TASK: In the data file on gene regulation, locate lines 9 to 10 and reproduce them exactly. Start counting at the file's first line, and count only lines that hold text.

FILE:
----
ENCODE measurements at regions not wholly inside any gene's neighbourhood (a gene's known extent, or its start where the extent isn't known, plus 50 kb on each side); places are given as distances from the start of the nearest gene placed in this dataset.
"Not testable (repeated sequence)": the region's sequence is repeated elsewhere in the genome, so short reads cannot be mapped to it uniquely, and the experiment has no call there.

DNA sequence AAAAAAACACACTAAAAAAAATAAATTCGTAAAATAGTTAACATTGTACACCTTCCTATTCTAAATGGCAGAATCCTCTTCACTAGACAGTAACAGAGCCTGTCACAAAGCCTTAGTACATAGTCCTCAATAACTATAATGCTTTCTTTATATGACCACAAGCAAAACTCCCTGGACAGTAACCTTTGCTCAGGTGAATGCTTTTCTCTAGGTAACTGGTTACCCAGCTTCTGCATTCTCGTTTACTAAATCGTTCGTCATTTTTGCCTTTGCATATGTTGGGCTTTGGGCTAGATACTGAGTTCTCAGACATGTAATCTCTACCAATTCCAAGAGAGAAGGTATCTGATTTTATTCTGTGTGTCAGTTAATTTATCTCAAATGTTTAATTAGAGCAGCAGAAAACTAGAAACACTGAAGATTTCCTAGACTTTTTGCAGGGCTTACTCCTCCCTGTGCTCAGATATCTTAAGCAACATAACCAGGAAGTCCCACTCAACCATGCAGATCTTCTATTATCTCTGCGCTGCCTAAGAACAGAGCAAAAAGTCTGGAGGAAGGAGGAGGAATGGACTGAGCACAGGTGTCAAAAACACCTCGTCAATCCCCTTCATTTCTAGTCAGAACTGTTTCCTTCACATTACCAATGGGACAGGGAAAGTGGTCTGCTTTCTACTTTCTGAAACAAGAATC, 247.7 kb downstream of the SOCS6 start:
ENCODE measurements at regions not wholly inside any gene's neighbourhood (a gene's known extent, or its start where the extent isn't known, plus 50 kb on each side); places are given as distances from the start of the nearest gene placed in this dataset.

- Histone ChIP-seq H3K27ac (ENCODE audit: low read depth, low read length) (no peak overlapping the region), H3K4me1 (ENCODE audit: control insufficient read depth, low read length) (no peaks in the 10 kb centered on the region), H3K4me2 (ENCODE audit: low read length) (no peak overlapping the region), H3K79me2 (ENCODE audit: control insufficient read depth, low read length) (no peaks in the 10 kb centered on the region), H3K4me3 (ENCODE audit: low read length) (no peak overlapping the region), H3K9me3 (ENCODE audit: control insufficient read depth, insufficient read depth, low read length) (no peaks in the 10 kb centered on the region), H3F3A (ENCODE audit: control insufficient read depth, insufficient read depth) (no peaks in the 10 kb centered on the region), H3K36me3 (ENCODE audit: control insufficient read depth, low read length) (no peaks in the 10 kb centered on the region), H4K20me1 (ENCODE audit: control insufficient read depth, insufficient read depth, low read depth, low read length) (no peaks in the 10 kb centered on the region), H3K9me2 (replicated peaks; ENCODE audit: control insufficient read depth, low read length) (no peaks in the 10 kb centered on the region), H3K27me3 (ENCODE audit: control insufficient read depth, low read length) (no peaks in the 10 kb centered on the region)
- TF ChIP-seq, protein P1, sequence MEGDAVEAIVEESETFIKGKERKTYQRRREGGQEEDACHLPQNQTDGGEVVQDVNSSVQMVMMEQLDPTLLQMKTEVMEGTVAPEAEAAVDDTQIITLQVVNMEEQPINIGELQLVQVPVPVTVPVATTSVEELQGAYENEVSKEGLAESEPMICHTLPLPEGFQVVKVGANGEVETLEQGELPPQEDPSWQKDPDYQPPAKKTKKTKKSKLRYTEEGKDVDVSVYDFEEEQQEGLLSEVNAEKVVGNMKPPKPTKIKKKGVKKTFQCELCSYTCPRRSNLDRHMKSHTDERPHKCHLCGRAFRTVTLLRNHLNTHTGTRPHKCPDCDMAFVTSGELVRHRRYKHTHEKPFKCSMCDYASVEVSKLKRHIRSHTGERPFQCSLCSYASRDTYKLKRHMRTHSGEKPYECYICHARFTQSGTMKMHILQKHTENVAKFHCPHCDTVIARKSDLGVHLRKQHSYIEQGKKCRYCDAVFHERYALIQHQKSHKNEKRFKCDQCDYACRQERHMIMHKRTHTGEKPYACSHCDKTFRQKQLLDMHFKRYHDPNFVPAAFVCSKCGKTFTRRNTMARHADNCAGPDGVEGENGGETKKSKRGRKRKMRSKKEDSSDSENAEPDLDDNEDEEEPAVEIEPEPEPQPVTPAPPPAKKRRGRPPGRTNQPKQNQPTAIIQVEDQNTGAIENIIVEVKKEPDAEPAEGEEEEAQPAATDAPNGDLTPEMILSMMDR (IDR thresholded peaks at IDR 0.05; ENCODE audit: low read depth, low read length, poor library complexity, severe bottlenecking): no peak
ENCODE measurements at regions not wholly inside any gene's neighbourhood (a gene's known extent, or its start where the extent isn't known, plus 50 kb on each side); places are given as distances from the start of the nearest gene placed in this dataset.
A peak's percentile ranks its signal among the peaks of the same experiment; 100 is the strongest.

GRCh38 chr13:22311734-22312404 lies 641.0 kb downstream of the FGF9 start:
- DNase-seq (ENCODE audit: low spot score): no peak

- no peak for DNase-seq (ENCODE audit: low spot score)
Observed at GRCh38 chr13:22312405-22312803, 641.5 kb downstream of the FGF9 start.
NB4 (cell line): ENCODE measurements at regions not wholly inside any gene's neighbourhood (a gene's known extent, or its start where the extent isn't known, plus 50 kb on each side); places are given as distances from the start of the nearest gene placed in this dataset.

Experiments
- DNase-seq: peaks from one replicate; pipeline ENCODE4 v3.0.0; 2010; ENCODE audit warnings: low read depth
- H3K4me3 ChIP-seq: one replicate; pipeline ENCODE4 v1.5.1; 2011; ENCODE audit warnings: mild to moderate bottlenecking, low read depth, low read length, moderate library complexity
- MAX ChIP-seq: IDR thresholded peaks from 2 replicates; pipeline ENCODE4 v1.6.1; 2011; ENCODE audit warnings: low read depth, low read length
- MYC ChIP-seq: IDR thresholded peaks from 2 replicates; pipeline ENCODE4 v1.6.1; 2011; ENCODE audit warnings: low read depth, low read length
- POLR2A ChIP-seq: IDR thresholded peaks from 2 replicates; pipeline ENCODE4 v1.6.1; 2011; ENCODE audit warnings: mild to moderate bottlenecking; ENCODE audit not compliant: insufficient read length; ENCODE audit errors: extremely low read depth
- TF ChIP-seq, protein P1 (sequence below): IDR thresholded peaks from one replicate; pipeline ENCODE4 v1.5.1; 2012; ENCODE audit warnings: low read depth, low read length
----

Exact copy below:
GRCh38 chr13:22311734-22312404 lies 641.0 kb downstream of the FGF9 start:
- DNase-seq (ENCODE audit: low spot score): no peak